The colorful outdoor shells frame the entrance to the famous Tropicana Nightclub in Havana, Cuba. Eight barrel vaults cover a glamorous mirrored walkway that has hosted celebrities such as Nat King Cole, Rita Montaner, and Bola de Nieve.

  • Location: 72.A, La Habana, Cuba
  • Architect: Max Borges, Jr.
  • Owner: Republic of Cuba
  • Built: 1951-1956
  • Arch span: 5 m (16 ft 5 in)
  • Shell thickness: 13 cm (5 in)
  • Structural system: Barrel vaults
  • Construction material: Reinforced concrete and steel

The main structural system of the entrance canopy at the Tropicana Nightclub is barrel vault. A barrel vault is made of a cylindrical slice that efficiently bears compressive loads. The weight of the shell and other applied loads (natural debris, maintenance workers, rain, etc.) flow from the top of the vault down to the beam connections between the shells and through columns and tension ties into the ground foundations. The efficiency of the barrel vault reduces bending stresses allowing for elegant thin shells.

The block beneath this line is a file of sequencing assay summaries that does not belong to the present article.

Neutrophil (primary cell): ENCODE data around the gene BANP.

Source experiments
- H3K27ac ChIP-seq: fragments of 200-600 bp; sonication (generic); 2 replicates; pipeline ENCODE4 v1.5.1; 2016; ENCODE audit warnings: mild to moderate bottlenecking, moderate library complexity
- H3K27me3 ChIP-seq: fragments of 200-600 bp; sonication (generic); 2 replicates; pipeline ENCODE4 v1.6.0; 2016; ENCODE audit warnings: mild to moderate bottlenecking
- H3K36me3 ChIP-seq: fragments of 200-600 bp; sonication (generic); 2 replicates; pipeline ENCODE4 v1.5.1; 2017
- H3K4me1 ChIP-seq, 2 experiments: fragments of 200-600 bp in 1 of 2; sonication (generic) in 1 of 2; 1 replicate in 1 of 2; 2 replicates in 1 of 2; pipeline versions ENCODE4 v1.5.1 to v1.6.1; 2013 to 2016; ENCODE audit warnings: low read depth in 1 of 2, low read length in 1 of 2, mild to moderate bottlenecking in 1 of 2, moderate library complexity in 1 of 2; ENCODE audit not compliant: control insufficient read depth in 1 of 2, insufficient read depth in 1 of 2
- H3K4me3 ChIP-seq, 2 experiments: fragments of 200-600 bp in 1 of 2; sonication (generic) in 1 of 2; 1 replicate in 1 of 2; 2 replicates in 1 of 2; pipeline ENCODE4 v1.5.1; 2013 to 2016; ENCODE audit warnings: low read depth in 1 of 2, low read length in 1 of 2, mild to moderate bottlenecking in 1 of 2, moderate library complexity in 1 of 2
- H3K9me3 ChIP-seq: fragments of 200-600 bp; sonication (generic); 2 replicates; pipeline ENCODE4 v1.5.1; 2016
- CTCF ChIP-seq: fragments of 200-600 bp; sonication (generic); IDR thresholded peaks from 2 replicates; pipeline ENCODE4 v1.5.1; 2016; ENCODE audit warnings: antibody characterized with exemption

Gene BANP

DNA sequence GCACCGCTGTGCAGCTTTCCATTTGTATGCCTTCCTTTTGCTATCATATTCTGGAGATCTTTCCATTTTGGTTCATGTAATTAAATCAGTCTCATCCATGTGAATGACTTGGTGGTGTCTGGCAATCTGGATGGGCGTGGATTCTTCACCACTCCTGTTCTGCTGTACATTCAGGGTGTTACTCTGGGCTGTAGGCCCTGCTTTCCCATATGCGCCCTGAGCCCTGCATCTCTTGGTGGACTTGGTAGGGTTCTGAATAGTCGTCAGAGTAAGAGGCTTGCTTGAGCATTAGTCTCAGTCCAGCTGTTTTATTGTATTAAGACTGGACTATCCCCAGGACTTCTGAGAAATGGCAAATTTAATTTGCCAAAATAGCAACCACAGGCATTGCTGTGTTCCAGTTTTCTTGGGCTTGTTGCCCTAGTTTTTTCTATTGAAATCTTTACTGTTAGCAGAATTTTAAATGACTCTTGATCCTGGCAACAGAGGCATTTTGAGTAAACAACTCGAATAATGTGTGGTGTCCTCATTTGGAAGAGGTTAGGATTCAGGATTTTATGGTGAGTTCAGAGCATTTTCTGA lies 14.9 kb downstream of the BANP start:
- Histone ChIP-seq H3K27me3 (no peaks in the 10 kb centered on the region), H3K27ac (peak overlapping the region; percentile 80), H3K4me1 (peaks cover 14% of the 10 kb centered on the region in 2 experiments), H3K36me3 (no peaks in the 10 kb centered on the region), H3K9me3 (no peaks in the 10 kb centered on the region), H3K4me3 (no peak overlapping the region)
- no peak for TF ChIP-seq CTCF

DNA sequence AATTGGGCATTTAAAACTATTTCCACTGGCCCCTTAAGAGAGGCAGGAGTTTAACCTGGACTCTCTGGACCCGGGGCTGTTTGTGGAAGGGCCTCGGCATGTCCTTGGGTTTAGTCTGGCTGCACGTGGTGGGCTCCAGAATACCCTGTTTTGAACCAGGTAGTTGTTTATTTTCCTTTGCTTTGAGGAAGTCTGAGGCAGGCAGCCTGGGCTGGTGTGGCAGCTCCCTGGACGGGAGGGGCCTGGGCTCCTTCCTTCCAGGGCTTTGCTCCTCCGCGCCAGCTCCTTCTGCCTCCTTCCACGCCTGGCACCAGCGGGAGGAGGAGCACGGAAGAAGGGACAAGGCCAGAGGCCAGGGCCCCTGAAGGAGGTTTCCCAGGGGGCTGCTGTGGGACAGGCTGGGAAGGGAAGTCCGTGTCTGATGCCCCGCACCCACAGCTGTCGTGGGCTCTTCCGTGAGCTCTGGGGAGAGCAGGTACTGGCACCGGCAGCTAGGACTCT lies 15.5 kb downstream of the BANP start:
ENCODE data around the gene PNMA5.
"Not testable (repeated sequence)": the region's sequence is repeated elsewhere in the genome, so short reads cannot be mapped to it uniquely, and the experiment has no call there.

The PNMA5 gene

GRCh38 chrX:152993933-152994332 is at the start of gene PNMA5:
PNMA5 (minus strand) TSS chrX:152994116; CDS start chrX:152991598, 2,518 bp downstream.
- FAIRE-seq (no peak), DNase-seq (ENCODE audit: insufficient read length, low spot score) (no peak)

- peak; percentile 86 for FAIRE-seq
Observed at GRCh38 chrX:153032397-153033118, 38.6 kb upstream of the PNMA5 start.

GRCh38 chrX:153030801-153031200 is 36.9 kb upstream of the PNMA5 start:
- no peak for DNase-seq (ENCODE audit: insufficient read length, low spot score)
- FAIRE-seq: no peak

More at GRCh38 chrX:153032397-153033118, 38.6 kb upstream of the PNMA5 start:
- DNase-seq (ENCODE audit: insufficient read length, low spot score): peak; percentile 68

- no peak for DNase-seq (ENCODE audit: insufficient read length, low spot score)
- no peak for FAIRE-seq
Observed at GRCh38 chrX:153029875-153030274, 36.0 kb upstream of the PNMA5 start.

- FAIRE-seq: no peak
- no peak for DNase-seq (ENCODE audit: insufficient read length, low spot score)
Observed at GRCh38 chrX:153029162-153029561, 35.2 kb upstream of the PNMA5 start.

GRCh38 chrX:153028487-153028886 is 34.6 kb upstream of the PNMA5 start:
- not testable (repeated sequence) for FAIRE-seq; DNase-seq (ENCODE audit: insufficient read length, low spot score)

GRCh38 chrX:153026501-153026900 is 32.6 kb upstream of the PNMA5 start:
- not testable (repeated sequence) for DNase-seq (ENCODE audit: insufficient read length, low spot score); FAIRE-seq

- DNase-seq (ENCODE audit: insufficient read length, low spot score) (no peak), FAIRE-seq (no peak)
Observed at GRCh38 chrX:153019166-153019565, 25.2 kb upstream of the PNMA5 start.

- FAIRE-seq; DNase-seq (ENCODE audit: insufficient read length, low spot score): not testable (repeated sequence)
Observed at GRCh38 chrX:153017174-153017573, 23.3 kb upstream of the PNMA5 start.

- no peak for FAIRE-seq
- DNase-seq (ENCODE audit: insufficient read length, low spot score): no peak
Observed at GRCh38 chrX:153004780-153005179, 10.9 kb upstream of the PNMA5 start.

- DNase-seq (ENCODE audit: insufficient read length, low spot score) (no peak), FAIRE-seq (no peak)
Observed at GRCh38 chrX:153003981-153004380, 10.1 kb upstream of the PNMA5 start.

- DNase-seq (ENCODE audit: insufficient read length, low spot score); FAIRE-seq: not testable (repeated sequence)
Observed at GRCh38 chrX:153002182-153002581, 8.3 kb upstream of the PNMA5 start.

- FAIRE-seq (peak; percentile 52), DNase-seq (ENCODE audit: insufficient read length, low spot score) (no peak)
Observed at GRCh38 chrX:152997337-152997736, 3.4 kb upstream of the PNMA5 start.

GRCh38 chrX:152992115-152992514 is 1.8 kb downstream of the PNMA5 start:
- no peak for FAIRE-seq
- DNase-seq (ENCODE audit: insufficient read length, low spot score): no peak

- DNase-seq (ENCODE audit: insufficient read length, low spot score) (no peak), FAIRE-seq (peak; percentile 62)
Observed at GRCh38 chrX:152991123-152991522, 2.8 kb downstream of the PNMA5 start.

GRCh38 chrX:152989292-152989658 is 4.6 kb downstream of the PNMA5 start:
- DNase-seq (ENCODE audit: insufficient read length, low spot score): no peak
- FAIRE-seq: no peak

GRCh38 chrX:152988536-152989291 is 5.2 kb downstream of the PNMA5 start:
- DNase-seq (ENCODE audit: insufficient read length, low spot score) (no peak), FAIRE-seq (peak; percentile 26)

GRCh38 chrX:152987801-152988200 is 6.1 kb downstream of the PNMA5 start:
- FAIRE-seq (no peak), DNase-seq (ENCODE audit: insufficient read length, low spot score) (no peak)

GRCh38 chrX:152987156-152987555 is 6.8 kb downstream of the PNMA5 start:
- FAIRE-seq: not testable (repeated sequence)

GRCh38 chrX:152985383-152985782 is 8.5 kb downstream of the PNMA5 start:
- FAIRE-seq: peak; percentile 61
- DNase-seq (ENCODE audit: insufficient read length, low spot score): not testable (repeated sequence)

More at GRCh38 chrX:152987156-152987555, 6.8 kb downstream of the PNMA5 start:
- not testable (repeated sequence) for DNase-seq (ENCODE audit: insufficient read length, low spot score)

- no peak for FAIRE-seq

The applied forces are transferred by the barrel vaults to the beams at each shell intersection. The beams then transfer loads to the columns, tension ties (not shown), and supporting wall, which in turn bring the loads to the ground foundations.


Each shell intersection has a unique support system consisting of columns, tension ties, and the rear wall. The four systems shown above are representative of the canopy’s beam systems. Loads are transferred through compressive forces in the columns and wall, as well as tensile forces in the steel ties, to support the entryway.

Student authors of project:
Rachel Marek
Anna Blyth
Lindsey Conlan